Home > cooking, judaism > Sukkot-Shemini Atzeret 5775 Post Mortem

Sukkot-Shemini Atzeret 5775 Post Mortem

The intermediate days of Sukkot got busy. We finally bought the new microwave and shopped and finalized invitations and so on.

I made chicken paprikash on Tuesday, between other things. This is a kosher version made without sour cream, even the fake stuff. I also make it with spicy kielbasa made by a local supermarket. It keeps well, freezes well and reheats beautifully. The plan was to serve it Thursday night and Friday lunch.

Wednesday, after a surprise brunch invitation by a young man in the neighborhood, I made Shabbat – lemon pepper chicken and roasted potatoes. Plus we did the last minute shopping.

Wednesday was the night of Shemini Atzeret, the eighth day festival. It’s the final official day of Sukkot, and a holiday of its own. There is therefore a question if one should eat in the sukkah that night, and so several customs.

One is to eat the full meal there, but without saying the blessing of dwelling there, since we’re not sure of commandment. Another is eat the whole meal indoors. The third is a compromise – say the blessings over wine and bread in the sukkah and complete the meal indoors. This last is what we’ve been doing.

Dinner that night was lamb chops, green beans and noodles, cooked then. Jonathan’s favorite, happily eaten in our dining room to rhythm of the rain we didn’t have to worry about.

We had lunch with friends the next day. I got to sit between two of our hosts’ grandchildren, while we discussed science fiction with their father. Who called us Mr. and Mrs. Baker. So cute.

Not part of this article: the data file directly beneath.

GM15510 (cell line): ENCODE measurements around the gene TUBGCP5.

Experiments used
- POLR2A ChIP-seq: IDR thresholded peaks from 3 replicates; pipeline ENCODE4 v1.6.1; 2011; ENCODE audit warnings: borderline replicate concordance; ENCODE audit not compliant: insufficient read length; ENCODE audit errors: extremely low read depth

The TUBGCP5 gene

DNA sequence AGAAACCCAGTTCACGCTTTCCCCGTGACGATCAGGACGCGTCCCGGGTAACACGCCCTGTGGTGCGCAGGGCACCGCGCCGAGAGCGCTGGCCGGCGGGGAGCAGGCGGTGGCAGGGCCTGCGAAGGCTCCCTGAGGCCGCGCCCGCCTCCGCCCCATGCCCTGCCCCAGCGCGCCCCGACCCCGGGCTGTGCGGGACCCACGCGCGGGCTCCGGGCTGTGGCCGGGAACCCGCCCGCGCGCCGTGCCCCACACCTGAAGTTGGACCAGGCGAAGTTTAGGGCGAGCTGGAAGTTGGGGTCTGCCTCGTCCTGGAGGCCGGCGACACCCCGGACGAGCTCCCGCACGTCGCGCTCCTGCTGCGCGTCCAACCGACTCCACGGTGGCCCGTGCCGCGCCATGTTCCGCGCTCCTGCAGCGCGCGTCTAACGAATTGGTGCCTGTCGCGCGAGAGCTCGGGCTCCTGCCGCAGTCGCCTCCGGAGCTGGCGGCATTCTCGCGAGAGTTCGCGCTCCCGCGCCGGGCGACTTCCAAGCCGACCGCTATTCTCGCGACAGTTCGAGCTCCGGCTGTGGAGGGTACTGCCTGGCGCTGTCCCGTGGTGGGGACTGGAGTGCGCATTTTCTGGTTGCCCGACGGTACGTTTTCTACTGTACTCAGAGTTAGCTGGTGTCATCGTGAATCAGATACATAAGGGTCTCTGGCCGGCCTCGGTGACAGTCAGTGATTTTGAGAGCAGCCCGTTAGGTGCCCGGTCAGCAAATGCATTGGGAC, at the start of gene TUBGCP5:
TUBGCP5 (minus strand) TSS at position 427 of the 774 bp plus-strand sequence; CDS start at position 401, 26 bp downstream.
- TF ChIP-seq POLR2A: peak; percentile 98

That night was Simchat Torah. As all second day holidays, this is a purely Exile thing, where we celebrate the completion of the yearly Torah cycle, with singing, dancing and drinking. It’s a party. It’s so much fun that even in Israel, which doesn’t have second days, celebrates it in place of Shemini Atzeret.

Except that my father, obm, passed away on the night of Simchat Torah fifteen years ago. So it’s always very mixed for me. Also, the way my synagogue does things is very boring for women.

But there was a special kiddush that night that we sponsored. And there were kids doing cute things and people to talk to. And we were so tired by the time the extra long services ended that we had scrambled eggs for dinner. Not even an omelet.

We got out of shul at 2PM on Friday, which meant just enough time to eat lunch and prepare for Shabbat. Fortunately, I’d prepared it ahead of time. And we had a guest for Shabbat lunch, which was very nice. I do admit to counting the hours afterward. The holidays are wonderful, but it’s nice having a whole week ahead of me.

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